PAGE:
If you have time, we suggest to continue the excursion and reach in about 45 minutes the war cemeteries of Mosciagh following the so called Sentiero della pace / Friedensweg (a 68km itinerary on the trail of the WWI in the Altopiano). Behind Forte Interrotto take the forest road and at the first crossroad follow the path on the left with direction Colle del Mosciagh. After an immersion in an absolutely charming fir wood, you can easily reach a small monument dedicated to the Catanzaro Brigade, which served the Italian Army already in the terrible battle of May-June 1916 in order to stop and drive back the Austrian attack. A few meters beyond, two Austrian-Hungarian war cemeteries rest in a small dip at the feet of Monte Zebio. When we reached them, they were almost completely plunged into the snow – the photos evidence that an excursion here has to be planned for the late spring/early summer! But despite the weather conditions, it was worth walking among these tiny (wood and stone) grave markers, stumble upon the single name or the (always hard to swallow) number of Unbekannte – unidentified names, faces, story lives. And nevertheless, above all, the wood surrounds and protect this place, in peace and respect.

The way back follows the same path to Forte Interrotto and than goes down, eventually across the meadows, to Camporovere. When you have reached the car, you can eat something in one of the restaurants in the hamlet or you can drive to Asiago, where there are many places to take refreshment. But, once you are here, don’t forget to visit the renowned War Memorial of the Great War: it is a will and a pleasure.

100 WW1 articles from the Maney Publishing available for free download

Good news for those who are looking for contributions to study the Great War from many perspectives. 100 articles from the Maney Publishing online archive are now available to download for free in July and August 2014. No registration is required. Articles have been selected from over 25 journals in the fields of history, archaeology, literature and culture including the following key titles: 
Journal of War & Culture Studies, Journal of Conflict Archaeology, War & Society.
This is the link to visit the WW1 Centenary Collection and below are the article highlights:
- Masculinity and Commemoration of the Great War: Gabriele D'Annunzio's La beffa di Buccari and Eugenio Baroni's Monumento al Fante, Italian Culture;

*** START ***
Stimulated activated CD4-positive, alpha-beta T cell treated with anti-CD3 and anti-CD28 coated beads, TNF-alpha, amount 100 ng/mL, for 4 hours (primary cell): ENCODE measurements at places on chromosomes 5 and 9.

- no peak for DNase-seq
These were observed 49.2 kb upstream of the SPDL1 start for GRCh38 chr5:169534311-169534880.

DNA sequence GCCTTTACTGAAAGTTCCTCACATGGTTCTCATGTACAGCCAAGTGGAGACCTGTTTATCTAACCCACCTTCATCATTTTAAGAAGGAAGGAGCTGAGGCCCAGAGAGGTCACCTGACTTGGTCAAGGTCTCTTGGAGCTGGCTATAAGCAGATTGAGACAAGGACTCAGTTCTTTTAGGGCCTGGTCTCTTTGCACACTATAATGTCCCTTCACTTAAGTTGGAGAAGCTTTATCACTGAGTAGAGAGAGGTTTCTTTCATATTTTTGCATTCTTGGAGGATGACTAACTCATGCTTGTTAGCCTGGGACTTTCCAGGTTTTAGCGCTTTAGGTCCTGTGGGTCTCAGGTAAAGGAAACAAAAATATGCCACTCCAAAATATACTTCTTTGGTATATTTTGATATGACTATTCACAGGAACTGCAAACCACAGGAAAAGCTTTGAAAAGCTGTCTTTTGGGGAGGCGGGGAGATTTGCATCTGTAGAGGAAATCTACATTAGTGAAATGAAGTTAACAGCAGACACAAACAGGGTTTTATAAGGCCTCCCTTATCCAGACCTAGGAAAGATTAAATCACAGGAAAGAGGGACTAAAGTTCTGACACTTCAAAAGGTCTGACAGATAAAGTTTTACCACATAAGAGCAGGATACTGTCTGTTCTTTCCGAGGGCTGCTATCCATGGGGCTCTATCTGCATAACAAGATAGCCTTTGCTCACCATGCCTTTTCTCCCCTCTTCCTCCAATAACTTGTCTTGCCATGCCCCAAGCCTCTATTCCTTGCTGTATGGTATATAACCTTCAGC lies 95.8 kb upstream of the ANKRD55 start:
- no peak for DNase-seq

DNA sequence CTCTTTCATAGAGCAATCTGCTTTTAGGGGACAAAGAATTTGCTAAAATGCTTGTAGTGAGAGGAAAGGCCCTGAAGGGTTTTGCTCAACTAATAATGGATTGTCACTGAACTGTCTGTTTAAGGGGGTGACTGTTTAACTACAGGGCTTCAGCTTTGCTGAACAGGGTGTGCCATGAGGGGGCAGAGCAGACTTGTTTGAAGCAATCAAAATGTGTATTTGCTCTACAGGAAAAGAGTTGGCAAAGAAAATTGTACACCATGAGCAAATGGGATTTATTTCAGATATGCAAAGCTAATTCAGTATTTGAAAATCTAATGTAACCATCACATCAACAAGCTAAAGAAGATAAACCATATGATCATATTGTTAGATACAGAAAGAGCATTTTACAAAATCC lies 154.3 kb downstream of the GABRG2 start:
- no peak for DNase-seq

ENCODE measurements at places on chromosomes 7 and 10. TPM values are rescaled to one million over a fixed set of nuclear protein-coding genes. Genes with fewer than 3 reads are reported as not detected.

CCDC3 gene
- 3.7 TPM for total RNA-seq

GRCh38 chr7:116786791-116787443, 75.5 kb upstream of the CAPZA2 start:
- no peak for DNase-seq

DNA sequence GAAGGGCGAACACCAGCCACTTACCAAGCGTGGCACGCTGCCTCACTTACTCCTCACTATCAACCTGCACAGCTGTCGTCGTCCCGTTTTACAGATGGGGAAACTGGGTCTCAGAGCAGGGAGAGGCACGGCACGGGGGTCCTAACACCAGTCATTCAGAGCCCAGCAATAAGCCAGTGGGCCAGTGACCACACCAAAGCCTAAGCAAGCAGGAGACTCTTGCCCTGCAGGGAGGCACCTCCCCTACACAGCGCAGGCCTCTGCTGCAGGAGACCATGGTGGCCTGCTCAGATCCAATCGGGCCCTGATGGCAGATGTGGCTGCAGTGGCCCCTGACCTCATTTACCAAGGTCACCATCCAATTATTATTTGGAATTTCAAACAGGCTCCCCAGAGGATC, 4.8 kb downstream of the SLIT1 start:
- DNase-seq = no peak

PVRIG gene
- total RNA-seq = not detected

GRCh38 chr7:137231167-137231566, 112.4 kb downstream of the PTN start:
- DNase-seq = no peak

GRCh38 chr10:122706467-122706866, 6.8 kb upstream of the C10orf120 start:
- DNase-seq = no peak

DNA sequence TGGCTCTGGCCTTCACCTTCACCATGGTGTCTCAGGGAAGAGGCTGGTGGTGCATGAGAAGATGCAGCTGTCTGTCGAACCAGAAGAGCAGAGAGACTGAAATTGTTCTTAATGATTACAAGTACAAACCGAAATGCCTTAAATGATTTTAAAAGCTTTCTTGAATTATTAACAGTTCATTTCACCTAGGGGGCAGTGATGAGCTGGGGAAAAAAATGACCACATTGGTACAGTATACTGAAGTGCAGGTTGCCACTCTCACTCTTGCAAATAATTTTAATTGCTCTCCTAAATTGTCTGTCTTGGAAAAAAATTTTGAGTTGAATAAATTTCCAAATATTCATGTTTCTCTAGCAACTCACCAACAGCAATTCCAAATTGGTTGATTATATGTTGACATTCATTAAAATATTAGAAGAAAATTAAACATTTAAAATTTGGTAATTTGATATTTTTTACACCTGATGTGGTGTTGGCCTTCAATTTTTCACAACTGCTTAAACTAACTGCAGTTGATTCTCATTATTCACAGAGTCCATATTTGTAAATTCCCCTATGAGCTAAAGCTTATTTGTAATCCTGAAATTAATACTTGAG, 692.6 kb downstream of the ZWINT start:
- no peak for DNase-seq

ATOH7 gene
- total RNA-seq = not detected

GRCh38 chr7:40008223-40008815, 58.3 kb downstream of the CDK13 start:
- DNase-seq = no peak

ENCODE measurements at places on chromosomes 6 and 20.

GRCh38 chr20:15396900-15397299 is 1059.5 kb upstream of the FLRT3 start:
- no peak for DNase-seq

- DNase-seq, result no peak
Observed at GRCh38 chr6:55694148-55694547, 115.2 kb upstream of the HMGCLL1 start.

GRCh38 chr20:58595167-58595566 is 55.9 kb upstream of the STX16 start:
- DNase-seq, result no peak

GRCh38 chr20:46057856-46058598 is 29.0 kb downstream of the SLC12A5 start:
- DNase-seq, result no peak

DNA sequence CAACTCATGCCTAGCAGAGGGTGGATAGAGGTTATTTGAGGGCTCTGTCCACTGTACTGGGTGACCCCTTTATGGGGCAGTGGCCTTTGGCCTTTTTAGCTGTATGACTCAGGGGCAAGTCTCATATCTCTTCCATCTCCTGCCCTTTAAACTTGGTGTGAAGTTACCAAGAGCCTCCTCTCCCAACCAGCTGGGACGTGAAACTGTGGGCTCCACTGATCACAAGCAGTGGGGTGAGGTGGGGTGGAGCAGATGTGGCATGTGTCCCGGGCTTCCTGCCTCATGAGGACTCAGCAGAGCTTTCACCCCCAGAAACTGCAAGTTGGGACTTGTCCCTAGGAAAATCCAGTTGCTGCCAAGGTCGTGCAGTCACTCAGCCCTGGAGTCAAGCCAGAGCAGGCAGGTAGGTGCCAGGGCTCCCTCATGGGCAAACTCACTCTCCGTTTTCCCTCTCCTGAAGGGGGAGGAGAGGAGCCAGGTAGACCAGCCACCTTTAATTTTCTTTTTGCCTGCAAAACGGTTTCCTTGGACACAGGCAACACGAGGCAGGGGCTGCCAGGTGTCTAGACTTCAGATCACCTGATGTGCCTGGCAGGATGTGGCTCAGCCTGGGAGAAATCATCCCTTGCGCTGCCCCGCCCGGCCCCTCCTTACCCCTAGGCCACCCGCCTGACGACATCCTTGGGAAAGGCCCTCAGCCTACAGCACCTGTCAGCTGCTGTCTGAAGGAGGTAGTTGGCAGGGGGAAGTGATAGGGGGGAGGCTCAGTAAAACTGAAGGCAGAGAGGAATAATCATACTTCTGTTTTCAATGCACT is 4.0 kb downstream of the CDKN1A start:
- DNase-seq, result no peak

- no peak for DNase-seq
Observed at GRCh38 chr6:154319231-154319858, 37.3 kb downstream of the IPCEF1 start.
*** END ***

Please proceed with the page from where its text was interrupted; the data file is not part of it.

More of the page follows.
- Commemoration of the Great War: A Global Phenomenon or a National Agenda?, Journal of Conflict Archaeology;
- Cutting a New Pattern: Uniforms and Women's Mobilization for War 1854–1919, Textile History;
- Remembering War, Resisting Myth: Veteran Autobiographies and the Great War in the Twenty-first Century, Journal of War & Culture Studies.

You can visit the WW1 Centenary Collection at this site

Italian Great War Museums #6: museum at Forte Badin near Chiusaforte

Connecting Austria with the Friulian plateau and consequently with the sea, Val Fella was since the antiquity a strategic point of the north-eastern Italian Alps and the nearby village of Chiusaforte played a defensive role. Here the Italian Army built up at the beginning of the XX century a fort on the near located Col Badin, a small summit with a great panorama upon the Julian Alps. The fort was then particularly important during the WWI. After the Caporetto rout, the Italian troops quartered here tried to stop the Austrian Feldjäger, were however defeated immediately in October 1917. Forte Badin was used then in the postwar period as barrack and training place, then slowly dismissed. Only about a decade ago, as the Municipality of Chiusaforte became the owner of Forte Badin, local authorities started wondering about reparing these buildings and using them for cultural and educative purpose. That's why a massive restoration project of the original structure of the fort took place under the supervision of a team of venetian architects. Forte Badin was so transformed in an innovative Museum on WWI, providing also accommodation possibilities.